Todd Haynes years before he adapted James M. Cain’s novel Mildred Pierce speaks on the DVD of The Reckless Moment about 1945’s Mildred Pierce as one of the few films which merged the noir with the “women picture”. That sums with the film up pretty well it’s a balancing act throughout between high melodrama but due to script changes and Michael Curtiz’s direction it also works perfectly as a noir. It’s also shockingly the first Michael Curtiz film in the Criterion Collection since the laserdisc days.
Mildred Pierce‘s structure is told in flashback which of course was a noir convention. Mildred (Joan Crawford) is facing interrogation after her second husband Monte Beragon (Zachary Scott) is found dead in her beach house. You soon delve deep into her story which unlike many a film noir the story is about female empowerment and also the unrequited love of a mother for her daughter.
Mildred is a woman who starts at the bottom (waitress) but climbs the social ladder even though her daughter has complete disdain for her no matter how much she tries. The original ending of the novel and the brilliant Todd Haynes mini-series lacks the murder but ends up being more twisted and soul-destroying. The original novel did have the daughter always as somewhat of a femme fatale.
Joan Crawford may now be better known for camp value since the biopic Mommie Dearest however like many of the great film stars was an extraordinary actress. Curtiz never wanted Crawford but the more logical choice Barbara Stanwyck but WB went against Curtiz’ wishes. She did a screen test and Curtiz was eventually won over and the rest was history and Crawford got a much deserved oscar. She also was an actress who was as masculine as she was feminine no wonder she became a gay icon.
Despite is being an undeniable classic it’s an interesting case of changing the source material for the screen. It’s ironic Cain was best known for his hardboiled fiction like Double Indemnity and The Postman Always Rings Twice was the source. However the novel of Mildred Pierce was very much about class during the depression years instead of being a murder story. The noir element of murder were added to the film to make it work more of a crime picture and it was sold more of a noir than a melodrama.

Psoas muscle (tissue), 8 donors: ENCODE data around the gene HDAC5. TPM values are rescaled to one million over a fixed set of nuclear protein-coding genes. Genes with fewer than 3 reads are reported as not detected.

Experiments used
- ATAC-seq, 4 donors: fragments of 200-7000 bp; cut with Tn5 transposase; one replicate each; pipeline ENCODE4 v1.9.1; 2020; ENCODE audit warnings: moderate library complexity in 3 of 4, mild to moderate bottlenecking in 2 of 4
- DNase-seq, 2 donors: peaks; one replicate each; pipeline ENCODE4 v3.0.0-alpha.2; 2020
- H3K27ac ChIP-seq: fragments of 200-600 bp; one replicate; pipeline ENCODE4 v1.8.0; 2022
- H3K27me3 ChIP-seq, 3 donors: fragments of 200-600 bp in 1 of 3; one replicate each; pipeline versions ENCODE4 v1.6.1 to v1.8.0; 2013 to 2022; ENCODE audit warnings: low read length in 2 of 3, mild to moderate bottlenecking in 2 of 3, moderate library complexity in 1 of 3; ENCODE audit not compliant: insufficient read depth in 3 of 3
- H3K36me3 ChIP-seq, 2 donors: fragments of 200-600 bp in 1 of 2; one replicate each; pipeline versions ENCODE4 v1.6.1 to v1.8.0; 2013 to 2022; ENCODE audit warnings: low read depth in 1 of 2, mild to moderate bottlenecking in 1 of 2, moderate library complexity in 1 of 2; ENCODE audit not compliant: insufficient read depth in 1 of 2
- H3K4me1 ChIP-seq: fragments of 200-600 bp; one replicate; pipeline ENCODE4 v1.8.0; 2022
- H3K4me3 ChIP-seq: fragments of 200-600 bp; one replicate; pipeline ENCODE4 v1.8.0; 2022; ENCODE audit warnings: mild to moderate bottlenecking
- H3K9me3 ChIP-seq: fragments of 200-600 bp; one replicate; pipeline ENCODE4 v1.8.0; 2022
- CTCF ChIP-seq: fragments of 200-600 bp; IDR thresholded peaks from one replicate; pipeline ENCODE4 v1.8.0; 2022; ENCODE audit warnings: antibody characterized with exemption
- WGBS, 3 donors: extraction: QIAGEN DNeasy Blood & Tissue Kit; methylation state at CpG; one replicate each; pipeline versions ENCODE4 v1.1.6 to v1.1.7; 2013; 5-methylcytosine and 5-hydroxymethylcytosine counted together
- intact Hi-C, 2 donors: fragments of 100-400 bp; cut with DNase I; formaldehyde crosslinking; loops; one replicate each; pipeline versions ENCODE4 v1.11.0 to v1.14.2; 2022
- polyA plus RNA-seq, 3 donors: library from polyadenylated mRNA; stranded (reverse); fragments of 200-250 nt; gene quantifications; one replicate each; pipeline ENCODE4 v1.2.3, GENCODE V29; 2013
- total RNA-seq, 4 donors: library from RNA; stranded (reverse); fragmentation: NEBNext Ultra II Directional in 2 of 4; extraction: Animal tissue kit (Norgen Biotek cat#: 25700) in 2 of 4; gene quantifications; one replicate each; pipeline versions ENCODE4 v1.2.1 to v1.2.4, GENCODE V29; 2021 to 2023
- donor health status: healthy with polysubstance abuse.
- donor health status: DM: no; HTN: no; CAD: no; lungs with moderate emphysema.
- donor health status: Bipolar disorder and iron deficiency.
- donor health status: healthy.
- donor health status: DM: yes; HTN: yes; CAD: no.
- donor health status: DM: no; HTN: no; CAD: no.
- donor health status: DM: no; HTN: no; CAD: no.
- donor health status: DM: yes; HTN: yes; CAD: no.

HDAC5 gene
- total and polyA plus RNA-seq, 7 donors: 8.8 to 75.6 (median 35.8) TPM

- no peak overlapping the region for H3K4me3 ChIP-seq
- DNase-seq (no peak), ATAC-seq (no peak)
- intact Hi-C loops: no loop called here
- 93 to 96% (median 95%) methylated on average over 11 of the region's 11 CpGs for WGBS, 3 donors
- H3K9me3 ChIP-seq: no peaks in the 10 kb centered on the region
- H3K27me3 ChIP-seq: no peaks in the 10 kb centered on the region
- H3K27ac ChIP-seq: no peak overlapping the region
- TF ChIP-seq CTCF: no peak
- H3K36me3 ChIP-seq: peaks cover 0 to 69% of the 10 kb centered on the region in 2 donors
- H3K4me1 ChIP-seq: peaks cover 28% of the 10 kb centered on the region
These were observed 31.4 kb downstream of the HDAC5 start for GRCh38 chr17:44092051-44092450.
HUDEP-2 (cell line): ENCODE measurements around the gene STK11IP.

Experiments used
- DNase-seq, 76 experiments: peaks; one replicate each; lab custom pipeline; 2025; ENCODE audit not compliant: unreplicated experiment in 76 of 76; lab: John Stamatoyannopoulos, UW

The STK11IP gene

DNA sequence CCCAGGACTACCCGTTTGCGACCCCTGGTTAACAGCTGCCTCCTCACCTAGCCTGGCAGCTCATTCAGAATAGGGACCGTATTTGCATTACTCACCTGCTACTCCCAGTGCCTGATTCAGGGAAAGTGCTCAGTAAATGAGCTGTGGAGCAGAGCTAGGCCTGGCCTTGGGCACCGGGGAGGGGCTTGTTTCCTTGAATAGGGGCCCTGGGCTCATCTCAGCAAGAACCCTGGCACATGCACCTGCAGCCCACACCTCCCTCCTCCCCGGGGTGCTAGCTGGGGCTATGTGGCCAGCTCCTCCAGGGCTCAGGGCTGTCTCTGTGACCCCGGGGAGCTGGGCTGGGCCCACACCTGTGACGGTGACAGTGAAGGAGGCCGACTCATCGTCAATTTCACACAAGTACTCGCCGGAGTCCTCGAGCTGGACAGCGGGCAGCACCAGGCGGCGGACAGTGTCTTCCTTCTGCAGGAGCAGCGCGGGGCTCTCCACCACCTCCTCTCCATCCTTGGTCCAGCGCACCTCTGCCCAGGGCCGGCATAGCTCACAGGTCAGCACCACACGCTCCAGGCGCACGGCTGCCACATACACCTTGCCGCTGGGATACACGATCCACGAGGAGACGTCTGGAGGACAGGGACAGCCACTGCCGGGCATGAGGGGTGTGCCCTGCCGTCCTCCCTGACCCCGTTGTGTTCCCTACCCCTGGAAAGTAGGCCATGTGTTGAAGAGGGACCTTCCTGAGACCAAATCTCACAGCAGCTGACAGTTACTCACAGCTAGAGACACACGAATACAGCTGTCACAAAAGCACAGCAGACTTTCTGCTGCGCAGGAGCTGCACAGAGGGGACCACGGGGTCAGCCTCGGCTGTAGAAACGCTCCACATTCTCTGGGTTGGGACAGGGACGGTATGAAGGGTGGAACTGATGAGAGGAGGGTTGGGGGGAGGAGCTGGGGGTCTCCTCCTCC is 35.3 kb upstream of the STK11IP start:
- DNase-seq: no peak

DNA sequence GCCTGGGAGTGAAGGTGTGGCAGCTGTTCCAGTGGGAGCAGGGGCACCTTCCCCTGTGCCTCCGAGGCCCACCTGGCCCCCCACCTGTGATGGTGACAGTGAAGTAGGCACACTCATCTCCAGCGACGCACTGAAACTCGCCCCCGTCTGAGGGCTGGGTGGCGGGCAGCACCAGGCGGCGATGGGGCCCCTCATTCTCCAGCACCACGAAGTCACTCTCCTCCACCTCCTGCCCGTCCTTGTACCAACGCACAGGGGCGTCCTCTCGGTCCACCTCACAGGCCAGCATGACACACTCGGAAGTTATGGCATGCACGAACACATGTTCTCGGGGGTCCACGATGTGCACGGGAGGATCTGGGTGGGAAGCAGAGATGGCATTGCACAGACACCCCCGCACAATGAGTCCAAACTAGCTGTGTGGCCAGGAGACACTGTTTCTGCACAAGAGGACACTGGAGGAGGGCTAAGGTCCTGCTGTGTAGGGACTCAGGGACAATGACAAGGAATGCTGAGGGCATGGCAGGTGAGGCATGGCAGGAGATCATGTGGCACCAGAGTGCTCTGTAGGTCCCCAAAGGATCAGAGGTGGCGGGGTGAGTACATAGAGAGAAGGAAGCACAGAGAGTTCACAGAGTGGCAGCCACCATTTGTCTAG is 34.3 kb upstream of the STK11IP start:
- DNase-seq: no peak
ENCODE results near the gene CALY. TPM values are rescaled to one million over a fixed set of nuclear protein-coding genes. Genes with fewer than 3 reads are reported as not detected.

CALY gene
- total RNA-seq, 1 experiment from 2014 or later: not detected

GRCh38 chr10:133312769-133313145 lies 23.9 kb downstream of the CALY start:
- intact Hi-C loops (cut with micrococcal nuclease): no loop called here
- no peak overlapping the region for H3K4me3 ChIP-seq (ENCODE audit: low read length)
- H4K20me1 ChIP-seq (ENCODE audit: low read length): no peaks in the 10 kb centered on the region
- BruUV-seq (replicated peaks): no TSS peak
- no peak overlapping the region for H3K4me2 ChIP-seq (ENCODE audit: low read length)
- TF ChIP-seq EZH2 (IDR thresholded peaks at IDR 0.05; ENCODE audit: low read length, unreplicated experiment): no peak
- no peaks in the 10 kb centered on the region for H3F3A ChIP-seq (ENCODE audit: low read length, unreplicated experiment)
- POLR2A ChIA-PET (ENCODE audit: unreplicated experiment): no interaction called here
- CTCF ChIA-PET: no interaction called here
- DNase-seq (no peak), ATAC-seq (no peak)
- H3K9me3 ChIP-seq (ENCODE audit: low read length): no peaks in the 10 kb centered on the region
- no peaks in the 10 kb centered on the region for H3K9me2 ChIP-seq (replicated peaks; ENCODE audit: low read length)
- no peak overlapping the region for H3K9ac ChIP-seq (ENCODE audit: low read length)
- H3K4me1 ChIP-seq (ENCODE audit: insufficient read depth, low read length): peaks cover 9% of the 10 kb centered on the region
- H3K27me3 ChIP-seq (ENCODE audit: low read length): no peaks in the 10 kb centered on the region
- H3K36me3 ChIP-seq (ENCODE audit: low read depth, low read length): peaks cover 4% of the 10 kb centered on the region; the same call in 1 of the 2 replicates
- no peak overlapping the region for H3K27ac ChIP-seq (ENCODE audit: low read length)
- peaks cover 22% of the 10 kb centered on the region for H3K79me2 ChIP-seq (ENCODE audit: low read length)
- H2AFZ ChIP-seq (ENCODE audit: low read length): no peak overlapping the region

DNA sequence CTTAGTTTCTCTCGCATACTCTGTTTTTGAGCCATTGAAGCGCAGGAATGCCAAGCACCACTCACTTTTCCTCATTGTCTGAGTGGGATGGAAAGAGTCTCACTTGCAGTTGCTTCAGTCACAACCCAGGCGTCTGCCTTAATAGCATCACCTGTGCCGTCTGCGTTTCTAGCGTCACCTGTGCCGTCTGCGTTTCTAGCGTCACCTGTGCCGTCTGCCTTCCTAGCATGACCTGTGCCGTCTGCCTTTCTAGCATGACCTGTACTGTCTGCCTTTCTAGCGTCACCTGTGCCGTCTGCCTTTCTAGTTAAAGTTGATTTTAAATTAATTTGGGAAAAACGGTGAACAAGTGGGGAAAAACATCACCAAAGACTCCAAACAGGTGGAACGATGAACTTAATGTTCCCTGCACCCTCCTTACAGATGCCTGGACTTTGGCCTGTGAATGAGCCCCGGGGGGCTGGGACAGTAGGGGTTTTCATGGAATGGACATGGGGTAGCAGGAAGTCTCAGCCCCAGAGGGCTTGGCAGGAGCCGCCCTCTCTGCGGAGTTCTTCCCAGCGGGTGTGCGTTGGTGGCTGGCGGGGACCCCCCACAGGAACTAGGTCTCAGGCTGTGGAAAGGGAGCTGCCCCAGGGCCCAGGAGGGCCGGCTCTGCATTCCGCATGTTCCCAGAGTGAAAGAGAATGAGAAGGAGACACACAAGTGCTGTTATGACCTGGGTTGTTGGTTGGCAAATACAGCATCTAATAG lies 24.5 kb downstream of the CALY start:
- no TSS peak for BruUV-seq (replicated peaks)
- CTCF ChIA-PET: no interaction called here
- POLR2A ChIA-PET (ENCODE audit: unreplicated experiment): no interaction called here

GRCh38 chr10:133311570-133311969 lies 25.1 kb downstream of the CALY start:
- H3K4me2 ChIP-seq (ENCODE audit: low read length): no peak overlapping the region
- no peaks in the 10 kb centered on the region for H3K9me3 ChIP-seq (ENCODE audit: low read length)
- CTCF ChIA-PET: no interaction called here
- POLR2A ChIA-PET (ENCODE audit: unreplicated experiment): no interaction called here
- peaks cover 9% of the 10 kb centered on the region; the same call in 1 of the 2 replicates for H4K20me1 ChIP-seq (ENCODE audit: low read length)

Mildred Pierce remains one of the perfect examples of film noir despite it’s strangely un-hardboiled origins. Crawford was rarely this great again despite an extraordinary career. Curtiz was already one of the great directors but due to his workman like style he is rarely considered an auteur. He is best known for directing Casablanca but made many other great films and in all genres.
Given that’s its Criterion it has an impressive package firstly it looks gorgeous in a new 4K transfer. The big new feature is a discussion between Molly Haskell and Robert Polito who discusses its place in noir, melodrama and also the different versions. The rest of the features are mostly archival including a feature-length doc on Crawford and interviews with James M. Cain and Crawford. Noir expert Eddie Muller does a Q&A with Ann Flyth who plays Mildred’s daughter and is shockingly still alive. It’s rounded off by the trailer and essay by critic Imogen Sara Smith